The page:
Only 40% of care homes in Northern Ireland have set up a scheme that reunites residents with their families - five months after it was launched by health officials, it can be revealed.
Northern Ireland’s chief nursing officer has expressed her disappointment at the failure of hundreds of care homes to sign up to the government-backed Care Partner scheme.
Professor Charlotte McArdle said: “I understand completely how awful it is for those families and how distressed many of them are.
“I see no reason why they cannot introduce care partners more quickly.
“In the interest of the population that they serve and their residents, I would urge them to bring forward care partners very, very quickly.”
Prof McArdle made the comments as she appeared in front of the Stormont health committee this week to brief them on the nursing workforce.
She was asked for an update on the implementation of the Care Partner scheme by People Before Profit MLA Gerry Carroll.
Prof McArdle told the committee the scheme had been put in place by 30% of care homes.
The Care Partner scheme was launched last September by the Department of Health and allows a named person to spend time supporting staff with caring for their loved one.
This can include encouraging them to eat and drink and is an addition to visits.
However, there have been significant issues in the rollout of the programme.
Reacting to Prof McArdle’s update on the situation, Mr Carroll expressed disappointment, while DUP MLA Jonathan Buckley described the low take-up as “scandalous”.
He continued: “The sad thing on this, by the time we get to 100% of care homes rolling this out, we hopefully will be well beyond Covid.
“Sadly, loved ones have lost their friends their family during a time when they haven’t been able to avail of Care Partner.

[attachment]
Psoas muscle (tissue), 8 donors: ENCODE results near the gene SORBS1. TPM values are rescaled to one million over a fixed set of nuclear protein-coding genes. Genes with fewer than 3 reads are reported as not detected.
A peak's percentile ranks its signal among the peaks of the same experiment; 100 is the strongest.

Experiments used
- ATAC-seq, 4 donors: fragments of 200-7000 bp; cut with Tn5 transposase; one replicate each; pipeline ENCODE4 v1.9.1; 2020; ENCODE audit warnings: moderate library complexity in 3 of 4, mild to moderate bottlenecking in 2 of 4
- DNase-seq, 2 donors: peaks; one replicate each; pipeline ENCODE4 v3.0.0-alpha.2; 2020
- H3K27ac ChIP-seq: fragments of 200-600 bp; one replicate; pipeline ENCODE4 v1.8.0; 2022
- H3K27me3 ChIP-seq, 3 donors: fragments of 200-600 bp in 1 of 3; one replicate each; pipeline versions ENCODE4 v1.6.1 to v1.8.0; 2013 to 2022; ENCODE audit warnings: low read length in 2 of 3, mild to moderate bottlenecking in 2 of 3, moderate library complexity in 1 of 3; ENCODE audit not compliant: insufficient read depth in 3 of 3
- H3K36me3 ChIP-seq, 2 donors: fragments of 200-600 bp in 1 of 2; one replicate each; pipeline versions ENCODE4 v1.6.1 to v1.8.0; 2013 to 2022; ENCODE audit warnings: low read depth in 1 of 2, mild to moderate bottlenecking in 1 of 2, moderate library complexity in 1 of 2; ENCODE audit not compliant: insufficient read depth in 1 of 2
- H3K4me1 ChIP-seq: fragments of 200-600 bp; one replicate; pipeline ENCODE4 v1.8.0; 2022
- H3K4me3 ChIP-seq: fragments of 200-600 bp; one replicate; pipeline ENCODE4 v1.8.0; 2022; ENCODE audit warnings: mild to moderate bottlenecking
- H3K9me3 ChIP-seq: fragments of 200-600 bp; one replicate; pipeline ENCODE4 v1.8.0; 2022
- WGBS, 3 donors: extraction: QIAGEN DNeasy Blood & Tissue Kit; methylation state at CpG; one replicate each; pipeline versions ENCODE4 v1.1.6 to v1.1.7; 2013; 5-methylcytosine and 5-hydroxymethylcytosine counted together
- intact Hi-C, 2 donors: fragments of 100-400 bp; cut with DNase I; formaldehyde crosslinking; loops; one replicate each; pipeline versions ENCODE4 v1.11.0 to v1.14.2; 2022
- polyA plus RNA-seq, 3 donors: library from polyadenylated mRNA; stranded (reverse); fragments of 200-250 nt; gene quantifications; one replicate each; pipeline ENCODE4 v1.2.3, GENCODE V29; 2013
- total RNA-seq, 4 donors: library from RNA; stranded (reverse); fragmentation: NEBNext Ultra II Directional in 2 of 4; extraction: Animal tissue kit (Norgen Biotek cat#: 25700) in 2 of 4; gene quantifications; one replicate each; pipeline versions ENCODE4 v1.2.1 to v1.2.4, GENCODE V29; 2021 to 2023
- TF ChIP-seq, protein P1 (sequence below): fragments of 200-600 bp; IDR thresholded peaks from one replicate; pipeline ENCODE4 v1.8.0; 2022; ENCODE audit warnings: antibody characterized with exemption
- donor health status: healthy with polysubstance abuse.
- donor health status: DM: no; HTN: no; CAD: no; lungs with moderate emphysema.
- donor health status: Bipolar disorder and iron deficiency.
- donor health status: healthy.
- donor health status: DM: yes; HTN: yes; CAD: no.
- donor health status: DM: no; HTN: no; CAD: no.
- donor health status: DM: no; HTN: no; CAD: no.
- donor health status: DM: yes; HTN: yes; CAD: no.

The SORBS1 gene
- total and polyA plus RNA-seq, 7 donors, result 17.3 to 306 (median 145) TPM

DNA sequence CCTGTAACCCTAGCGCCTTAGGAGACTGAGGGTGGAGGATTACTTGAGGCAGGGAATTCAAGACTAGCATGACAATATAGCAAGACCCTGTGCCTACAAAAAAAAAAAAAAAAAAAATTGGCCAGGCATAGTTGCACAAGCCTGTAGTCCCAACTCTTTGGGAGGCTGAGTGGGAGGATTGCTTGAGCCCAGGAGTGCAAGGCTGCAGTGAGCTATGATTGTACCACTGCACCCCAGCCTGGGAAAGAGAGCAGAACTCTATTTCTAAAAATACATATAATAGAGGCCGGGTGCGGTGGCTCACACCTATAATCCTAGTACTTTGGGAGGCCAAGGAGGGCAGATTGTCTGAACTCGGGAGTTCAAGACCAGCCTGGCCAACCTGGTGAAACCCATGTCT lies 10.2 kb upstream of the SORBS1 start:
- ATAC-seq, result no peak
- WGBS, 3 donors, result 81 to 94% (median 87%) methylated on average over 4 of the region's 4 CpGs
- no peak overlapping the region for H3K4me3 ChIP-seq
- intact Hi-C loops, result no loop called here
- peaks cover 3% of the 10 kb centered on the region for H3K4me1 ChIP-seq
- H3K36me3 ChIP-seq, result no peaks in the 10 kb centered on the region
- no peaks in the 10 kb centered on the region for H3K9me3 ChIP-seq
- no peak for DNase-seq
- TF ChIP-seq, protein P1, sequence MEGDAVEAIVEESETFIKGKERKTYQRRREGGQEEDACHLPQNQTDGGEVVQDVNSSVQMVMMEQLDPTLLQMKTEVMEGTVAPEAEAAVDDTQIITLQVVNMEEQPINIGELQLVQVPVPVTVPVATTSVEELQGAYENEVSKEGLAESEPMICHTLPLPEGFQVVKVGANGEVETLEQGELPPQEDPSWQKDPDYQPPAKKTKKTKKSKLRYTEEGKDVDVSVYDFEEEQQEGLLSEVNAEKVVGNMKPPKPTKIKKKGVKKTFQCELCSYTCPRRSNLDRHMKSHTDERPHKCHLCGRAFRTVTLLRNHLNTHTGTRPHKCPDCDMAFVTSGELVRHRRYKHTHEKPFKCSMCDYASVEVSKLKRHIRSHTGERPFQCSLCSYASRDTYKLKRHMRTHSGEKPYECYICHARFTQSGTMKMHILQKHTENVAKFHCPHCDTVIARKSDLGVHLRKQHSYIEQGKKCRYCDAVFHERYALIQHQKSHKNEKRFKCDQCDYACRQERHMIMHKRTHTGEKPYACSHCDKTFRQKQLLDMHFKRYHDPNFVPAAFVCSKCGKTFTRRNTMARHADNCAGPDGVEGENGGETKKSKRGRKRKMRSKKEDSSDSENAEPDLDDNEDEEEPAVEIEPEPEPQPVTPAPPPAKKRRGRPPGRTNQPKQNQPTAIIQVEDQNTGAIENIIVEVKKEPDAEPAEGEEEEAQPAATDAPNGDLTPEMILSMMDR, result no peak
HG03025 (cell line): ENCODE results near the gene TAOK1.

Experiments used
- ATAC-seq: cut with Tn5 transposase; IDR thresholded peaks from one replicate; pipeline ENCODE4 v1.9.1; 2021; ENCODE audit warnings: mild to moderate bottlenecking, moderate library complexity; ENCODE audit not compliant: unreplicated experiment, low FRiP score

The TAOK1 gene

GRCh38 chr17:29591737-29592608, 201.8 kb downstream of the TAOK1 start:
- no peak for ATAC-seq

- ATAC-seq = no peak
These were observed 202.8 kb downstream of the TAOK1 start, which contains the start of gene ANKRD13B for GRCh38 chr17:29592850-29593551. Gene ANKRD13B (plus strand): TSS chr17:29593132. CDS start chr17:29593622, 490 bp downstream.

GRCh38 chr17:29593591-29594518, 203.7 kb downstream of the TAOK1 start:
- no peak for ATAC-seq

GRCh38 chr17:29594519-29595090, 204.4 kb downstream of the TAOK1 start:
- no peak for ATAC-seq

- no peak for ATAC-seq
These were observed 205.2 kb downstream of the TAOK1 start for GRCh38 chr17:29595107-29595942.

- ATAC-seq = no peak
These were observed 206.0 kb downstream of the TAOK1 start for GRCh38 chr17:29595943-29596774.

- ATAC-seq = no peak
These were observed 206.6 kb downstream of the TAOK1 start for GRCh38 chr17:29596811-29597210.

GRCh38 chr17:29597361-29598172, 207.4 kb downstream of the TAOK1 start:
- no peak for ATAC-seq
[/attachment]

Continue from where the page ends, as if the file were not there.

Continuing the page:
“It’s very distressing for them and I would just urge upon the Department to put pressure now and try and focus attention on getting that scheme rolled out ASAP.”
Following the meeting, a spokeswoman from the Department of Health said approximately 40% of care homes have now implemented the programme, which she said reflects the work by officials to promote the scheme.
She continued: “It is clear, however, that there are a significant number of families who feel that they have not been able to successfully set up care partner arrangements, in line with regional guidance.
“Some of the stories told by families are deeply concerning.
“We know that they do not reflect the sector as a whole and appreciate how hard many homes have been working to facilitate the safe introduction of care partner arrangements.”
She said efforts will continue to encourage more homes to sign up to the scheme and added: “The Health Minister fully acknowledges the dedication of all independent care home providers and staff who continue to work tirelessly to provide care to residents under such challenging circumstances.”
However, Julieann McNally from Care Home and Support NI (CHASNI) slammed the management of the scheme.
“The Care Partner scheme has been in disarray from day one,” she said.
“We believe it is a safe and effective way for care residents to have invaluable contact with their loved ones yet we constantly hear from families who are being given incorrect information about the scheme.
“Care homes are incorrectly telling families that they cannot be a care partner and we are hearing from some families that their loved ones are coming to harm, their condition is deteriorating because of the isolation.
“We’re very concerned and we want the Health Minister to intervene urgently.”